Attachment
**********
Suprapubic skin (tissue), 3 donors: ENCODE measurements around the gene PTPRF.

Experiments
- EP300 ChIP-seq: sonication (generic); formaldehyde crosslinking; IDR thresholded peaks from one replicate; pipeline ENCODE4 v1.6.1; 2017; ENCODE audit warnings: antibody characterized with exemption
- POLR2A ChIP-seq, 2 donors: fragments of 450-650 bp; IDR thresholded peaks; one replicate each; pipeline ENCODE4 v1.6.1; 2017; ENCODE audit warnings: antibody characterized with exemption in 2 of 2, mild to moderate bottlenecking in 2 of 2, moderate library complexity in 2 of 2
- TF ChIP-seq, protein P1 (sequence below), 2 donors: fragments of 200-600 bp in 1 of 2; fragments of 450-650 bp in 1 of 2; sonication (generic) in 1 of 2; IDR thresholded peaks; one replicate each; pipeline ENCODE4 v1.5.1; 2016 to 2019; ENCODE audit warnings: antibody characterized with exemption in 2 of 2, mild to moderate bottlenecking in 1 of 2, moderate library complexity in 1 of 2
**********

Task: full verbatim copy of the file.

Suprapubic skin (tissue), 3 donors: ENCODE measurements around the gene PTPRF.

Experiments
- EP300 ChIP-seq: sonication (generic); formaldehyde crosslinking; IDR thresholded peaks from one replicate; pipeline ENCODE4 v1.6.1; 2017; ENCODE audit warnings: antibody characterized with exemption
- POLR2A ChIP-seq, 2 donors: fragments of 450-650 bp; IDR thresholded peaks; one replicate each; pipeline ENCODE4 v1.6.1; 2017; ENCODE audit warnings: antibody characterized with exemption in 2 of 2, mild to moderate bottlenecking in 2 of 2, moderate library complexity in 2 of 2
- TF ChIP-seq, protein P1 (sequence below), 2 donors: fragments of 200-600 bp in 1 of 2; fragments of 450-650 bp in 1 of 2; sonication (generic) in 1 of 2; IDR thresholded peaks; one replicate each; pipeline ENCODE4 v1.5.1; 2016 to 2019; ENCODE audit warnings: antibody characterized with exemption in 2 of 2, mild to moderate bottlenecking in 1 of 2, moderate library complexity in 1 of 2